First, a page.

``significant regulatory action,'' within the meaning of Executive 
Order 12866, because of the inter-agency coordination with INS. 
However, this rule is not an ``economically significant regulatory 
action'' because it would not have an economic effect on the economy of 
$100 million or more or adversely affect in a material way the economy, 
a sector of the economy, productivity, competition, jobs, the 
environment, public health or safety, or State, local, or tribal 
governments or communities.

Unfunded Mandates Reform Act of 1995

    This Final Rule will not result in the expenditure by State, local 
and tribal governments in the aggregate, or by the private sector, of 
$100 million or more in any one year, and it will not significantly or 
uniquely affect small governments. Therefore, no actions are deemed 
necessary under the provisions of the Unfunded Mandates Reform Act of 

Regulatory Flexibility Act

    Because no notice of proposed rulemaking is required for this Rule 
(5 U.S.C. 533(b)), the requirements of the Regulatory Flexibility Act, 
5 U.S.C. 601, et seq. pertaining to regulatory flexibility analysis, do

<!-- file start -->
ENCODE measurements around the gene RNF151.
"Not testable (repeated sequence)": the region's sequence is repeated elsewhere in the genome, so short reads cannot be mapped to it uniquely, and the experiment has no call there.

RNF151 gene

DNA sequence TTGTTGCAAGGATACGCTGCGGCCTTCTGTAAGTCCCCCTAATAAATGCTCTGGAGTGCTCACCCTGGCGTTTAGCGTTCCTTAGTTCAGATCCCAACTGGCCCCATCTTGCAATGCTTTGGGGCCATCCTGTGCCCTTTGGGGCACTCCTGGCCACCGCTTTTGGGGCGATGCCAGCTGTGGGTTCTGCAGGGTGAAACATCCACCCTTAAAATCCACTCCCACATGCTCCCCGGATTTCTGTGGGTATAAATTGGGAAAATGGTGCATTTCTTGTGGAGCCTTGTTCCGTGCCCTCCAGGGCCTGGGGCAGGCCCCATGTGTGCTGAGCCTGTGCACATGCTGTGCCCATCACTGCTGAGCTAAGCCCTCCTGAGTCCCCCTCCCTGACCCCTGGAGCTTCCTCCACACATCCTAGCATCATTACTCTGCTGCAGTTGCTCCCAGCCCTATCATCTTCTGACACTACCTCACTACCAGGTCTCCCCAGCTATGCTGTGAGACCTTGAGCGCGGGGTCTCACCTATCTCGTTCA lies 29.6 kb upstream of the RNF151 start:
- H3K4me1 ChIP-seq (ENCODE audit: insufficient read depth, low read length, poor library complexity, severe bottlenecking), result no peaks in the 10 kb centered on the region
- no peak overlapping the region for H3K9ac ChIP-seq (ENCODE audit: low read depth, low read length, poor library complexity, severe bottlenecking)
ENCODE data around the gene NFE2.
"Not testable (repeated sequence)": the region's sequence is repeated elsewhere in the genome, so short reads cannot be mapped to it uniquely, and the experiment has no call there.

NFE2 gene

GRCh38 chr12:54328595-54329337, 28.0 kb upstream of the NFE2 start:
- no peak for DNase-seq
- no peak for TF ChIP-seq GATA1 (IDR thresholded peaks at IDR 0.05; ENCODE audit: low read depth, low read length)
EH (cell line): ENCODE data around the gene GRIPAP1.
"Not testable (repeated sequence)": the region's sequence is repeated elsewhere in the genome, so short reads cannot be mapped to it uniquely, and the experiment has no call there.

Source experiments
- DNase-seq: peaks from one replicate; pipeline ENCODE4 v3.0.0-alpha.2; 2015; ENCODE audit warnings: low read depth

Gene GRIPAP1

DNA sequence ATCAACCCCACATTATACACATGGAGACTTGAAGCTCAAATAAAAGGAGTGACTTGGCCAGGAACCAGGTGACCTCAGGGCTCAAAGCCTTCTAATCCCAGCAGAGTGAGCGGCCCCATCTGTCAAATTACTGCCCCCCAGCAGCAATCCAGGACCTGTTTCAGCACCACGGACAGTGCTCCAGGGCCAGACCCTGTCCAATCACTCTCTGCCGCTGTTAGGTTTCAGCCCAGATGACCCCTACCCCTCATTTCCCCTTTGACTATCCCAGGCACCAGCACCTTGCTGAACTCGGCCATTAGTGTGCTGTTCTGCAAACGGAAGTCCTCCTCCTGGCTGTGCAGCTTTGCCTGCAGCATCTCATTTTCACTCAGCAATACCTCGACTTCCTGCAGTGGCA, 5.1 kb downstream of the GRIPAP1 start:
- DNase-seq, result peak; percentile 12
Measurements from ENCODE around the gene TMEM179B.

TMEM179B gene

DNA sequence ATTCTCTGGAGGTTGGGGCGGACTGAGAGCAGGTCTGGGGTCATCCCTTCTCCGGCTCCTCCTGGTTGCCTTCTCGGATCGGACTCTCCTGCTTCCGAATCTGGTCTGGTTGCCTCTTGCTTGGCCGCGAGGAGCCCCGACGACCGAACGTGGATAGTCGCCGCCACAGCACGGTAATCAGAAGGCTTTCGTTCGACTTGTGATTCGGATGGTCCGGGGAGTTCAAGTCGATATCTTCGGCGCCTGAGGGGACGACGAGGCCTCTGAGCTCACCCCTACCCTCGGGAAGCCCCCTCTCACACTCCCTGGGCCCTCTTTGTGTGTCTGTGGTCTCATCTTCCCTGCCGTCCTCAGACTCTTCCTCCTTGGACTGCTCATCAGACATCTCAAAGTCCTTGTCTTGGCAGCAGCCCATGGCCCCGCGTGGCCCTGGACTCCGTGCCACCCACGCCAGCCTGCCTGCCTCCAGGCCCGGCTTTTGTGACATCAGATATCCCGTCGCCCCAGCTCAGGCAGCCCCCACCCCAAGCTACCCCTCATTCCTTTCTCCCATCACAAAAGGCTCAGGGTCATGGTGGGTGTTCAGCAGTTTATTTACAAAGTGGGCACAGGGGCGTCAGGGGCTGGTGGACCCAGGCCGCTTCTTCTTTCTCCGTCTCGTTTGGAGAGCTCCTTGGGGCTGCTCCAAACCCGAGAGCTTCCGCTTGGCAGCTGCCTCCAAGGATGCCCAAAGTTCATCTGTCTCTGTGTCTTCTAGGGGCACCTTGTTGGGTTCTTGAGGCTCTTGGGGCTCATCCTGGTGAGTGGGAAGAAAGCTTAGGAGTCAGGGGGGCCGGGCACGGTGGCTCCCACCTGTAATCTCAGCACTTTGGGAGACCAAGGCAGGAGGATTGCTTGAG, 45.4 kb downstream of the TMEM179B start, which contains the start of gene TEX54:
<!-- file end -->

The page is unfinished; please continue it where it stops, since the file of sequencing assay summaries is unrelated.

not apply to this Final Rule. See 5 U.S.C. 603(a).
    However, at the time the proposed rule was published, the 
Department of Labor notified the Chief Counsel for Advocacy, Small 
Business Administration, and made the certification pursuant to the 
Regulatory Flexibility Act at 5 U.S.C. 605(b), that the proposed rule 
would not have a significant economic impact on a substantial number of 
small entities. The Chief Counsel for Advocacy did not submit a 

Executive Order 13132

    This Final Rule will not have substantial direct effects on the 
States, on the relationship between the National Government and the 
States, or on the distribution of power and responsibilities among the 
various levels of government. Therefore, in accordance with Executive 
Order 13132, it is determined that this rule does not have sufficient 
federalism implications to warrant the preparation of a summary impact 

Paperwork Reduction Act

    The withdrawal of the Final Rule does not have any implications 
under the Paperwork Reduction Act of 1995.

Catalogue of Federal Domestic Assistant Number

    This program is listed in the Catalogue of Federal Domestic 
Assistance as Number 17.202 ``Certification of Foreign Workers for 
Temporary Agricultural Employment.''

    Signed at Washington, DC, this 18th day of September, 2002.
Emily Stover DeRocco,
Assistant Secretary for Employment and Training.
[FR Doc. 02-24189 Filed 9-23-02; 8:45 am]